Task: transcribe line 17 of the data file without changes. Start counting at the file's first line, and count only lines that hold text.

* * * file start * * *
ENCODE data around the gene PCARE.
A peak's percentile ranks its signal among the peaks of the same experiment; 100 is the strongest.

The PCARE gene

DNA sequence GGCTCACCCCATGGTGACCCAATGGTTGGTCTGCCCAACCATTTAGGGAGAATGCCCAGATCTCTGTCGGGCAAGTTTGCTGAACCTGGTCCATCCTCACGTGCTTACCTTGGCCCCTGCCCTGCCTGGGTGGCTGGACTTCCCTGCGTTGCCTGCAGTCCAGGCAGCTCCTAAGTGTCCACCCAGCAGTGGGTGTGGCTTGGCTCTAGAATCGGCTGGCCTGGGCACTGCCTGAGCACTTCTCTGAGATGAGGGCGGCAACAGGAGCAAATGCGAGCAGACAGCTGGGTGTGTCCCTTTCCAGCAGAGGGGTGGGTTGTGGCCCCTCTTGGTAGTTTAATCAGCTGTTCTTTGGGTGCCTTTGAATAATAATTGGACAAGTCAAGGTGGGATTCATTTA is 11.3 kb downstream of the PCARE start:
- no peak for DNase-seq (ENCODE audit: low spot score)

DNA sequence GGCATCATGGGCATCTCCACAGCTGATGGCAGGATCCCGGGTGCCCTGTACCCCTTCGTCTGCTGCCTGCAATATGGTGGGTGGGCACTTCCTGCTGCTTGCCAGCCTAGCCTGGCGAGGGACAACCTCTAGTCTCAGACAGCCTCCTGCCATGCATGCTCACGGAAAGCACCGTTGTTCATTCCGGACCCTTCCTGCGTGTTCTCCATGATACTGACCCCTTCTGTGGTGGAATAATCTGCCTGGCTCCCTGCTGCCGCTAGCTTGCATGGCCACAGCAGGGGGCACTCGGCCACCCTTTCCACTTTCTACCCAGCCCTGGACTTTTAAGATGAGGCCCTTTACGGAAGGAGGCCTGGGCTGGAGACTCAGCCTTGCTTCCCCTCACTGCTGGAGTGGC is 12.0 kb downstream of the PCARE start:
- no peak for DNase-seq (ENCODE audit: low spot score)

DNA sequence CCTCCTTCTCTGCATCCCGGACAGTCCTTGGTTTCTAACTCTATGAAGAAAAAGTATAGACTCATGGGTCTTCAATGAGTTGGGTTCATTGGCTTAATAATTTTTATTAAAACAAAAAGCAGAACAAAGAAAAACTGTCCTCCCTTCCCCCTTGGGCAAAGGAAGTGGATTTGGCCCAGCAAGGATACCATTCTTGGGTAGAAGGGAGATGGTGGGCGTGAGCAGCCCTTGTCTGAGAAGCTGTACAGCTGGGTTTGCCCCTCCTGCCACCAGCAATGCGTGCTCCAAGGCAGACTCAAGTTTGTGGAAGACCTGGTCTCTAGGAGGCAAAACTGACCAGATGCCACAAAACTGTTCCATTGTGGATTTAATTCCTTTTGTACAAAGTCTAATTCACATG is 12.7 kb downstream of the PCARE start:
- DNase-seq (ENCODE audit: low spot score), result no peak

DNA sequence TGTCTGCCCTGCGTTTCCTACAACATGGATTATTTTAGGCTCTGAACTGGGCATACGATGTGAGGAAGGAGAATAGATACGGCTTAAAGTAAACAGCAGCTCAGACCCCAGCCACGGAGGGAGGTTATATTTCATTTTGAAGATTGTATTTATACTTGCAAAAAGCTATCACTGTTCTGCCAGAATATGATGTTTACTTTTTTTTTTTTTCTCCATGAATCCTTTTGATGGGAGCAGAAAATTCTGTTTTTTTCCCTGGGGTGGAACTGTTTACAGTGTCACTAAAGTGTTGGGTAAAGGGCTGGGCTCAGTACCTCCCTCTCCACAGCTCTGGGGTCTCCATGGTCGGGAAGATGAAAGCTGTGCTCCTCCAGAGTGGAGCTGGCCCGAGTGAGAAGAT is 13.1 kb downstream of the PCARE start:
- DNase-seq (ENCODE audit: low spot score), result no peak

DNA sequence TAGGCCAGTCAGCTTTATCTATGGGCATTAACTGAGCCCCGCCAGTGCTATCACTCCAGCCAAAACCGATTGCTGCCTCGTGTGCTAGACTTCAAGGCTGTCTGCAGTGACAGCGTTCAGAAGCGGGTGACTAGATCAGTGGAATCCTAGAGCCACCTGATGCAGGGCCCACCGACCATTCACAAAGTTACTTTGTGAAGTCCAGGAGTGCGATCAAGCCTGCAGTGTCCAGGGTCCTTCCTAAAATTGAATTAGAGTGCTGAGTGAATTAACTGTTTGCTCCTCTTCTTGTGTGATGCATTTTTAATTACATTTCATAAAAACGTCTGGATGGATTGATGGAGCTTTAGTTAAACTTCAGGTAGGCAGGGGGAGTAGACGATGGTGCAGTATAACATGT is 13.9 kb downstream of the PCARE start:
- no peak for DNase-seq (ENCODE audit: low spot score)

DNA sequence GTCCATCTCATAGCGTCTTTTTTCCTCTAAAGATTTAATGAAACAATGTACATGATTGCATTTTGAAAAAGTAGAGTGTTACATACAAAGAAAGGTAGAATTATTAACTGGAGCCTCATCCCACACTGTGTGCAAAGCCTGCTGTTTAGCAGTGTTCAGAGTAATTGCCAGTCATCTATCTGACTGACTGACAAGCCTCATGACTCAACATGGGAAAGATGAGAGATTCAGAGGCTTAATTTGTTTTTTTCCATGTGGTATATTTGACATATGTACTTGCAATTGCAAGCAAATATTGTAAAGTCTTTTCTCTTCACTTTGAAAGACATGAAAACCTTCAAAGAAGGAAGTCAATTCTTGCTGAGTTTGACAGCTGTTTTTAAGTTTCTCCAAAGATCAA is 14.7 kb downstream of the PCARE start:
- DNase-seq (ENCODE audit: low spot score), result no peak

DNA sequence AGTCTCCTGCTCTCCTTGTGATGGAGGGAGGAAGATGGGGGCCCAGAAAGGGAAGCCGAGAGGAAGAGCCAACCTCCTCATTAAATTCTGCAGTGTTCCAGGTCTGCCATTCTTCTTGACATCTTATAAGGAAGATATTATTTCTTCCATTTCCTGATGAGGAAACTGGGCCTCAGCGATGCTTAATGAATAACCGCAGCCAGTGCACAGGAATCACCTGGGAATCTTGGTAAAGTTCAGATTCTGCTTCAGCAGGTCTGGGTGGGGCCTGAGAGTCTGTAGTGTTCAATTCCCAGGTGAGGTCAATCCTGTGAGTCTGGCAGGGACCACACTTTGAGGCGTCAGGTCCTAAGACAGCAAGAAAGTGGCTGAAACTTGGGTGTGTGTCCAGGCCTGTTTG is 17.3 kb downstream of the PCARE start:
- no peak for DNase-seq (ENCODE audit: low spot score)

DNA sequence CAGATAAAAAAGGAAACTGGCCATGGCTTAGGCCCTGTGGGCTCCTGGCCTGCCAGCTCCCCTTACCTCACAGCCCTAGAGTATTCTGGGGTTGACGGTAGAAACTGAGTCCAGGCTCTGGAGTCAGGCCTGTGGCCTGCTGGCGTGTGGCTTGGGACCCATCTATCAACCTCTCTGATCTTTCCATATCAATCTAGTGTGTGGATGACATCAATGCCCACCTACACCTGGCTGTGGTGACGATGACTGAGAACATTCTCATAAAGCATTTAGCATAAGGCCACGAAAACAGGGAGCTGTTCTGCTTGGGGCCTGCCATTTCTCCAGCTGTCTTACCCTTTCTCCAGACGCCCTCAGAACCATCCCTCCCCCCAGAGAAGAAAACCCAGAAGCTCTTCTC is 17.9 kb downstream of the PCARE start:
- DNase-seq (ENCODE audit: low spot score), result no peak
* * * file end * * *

- no peak for DNase-seq (ENCODE audit: low spot score)